In a post discussing her “Religious hopes for 2013,” Carol Howard Merritt struggles to reconcile what white evangelicals are saying today about contraception with what they were saying until just a few years ago:
Growing up as a teen in a conservative Christian culture, I read Passion and Purity. I was advised to take the pill for medical reasons and refused because I thought it would make sex more tempting. I also thought that using a condom would be like premeditated sin, because you would have to have to buy them beforehand and plan on having sex. But there was no sense that birth control was somehow tied to abortion.
This is a radical act, the act of remembering when the powers that be are telling you not to. Merritt remembers what evangelicals taught when she was a teenager and she remembers that it was the opposite of what evangelicals are teaching and saying and fighting legal battles over today.
But even though Merritt isn’t old, and her teenage years weren’t that long ago, one still doesn’t have to remember back that far to remember a time when what evangelicals thought and taught about contraception was very different from the position they claim in their current political war against health care.
You only have to remember the Bush administration. Not Bush 41, Bush 43. Less than 10 years ago. If you can still remember the OutKast song “Hey Ya!” then you can still remember the days when the evangelical leaders disagreed with and disavowed the claims about contraception that they’re now fighting to defend in court.
And if you can remember all the way back to those bygone days, then you can not only remember when evangelicals were saying something different about contraception, you can understand why and how they changed. As Merritt writes:
The Religious Right took up the cause of birth control because the Roman Catholic Church is against birth control. Since the Religious Right evangelicals and some Catholics could join forces and become more powerful in their shared quest to defeat Barack Obama, then they decided to add birth control as an issue. We began to hear the pill referred to more as an “abortifacient.”
See, the Catholic bishops were able to make birth control into a point-scoring political issue because Catholic teaching prohibits all use of contraception. Protestants, including white evangelicals, had never found the Catholic argument against contraception persuasive, but then this argument wasn’t designed to be persuasive to Protestants. It’s a baroque and irreducibly Catholic argument. It doesn’t translate.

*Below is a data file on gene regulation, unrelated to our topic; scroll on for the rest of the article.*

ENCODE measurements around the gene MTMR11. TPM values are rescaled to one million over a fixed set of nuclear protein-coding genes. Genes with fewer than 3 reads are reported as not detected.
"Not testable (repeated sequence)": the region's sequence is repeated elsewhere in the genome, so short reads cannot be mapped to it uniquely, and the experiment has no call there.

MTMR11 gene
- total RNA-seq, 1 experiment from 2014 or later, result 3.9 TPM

This presented a challenge for white evangelicals opposed to health care. If they were going to join the bishops in making contraception a political wedge-issue, then they would need some new pretext for their new position.
They might have easily pieced together such a pretext from the foundation of chastity and purity culture that Merritt recalls from her teenage years in evangelical youth groups. That might have been semi-plausible.
That purity argument, after all, provided the basis for white evangelicals’ political opposition to the HPV vaccine. The vaccine offers real health benefits for women — preventing cancer deaths — but for evangelicals, any such health benefits were outweighed by the theoretical potential of such a vaccine to turn women into slutty sluts who slutted around like, um, sluts.
White evangelical political operatives opposed the HPV vaccine because it works — because by effectively protecting women from a cancer-causing STI it removes one potentially lethal consequence of potential extramarital sex. Sure, that would save lives, but only the lives of sex-having women. And it would save those tarnished lives at the cost of making extramarital sex less risky and therefore, possibly, theoretically, semi-plausibly (if not at all actually) slightly increasing the possibility that more good Christian daughters might become sex-having women rather than saving their unspoiled virginity as a precious gift from father to husband.
Evangelical opposition to contraception on that basis would have been consistent with previous evangelical thinking and teaching about sex. It may be callous and inhuman in the way it elevates virginal purity above the health, safety and well-being of women. And it may be based on patriarchal assumptions about male control of daughters and wives that would have seemed horrifyingly backwards even in Jane Austen’s day. But it would have been compatible with other things those same evangelicals had previously argued. It would not have been a radical break that contradicted decades of previous, public, documented evangelical thought and teaching.
And let’s be very clear: the “abortifacient” nonsense now embraced as a political weapon by white evangelicals — the false claims about contraception being argued in court by Hobby Lobby, Liberty University and even Wheaton College — is just such a radical break and contradiction. It is both untrue, factually, and a stunning reversal from what those very same evangelicals were saying, teaching and believing publicly less than 10 years ago.
For purely political reasons — opposition to health care reform — white evangelical leaders chose to embrace a Catholic-like position against contraception. But, not being Catholic, they could not embrace the Catholic basis for that position. So instead they abruptly latched onto a long-discredited falsehood — a delirious, bogus theory that was once only the property of the American Life League and its cohorts on the gothic, lunatic fringes of the anti-abortion movement. “Contraception is abortifacient” the folks from ALL would shout, and evangelicals in the mainstream of the anti-abortion movement would roll their eyes. “You’re not helping,” evangelical pro-lifers would tell the folks promoting this abortifacient nonsense. “False claims and fabricated science and a misunderstanding of human biology are not good for the cause.”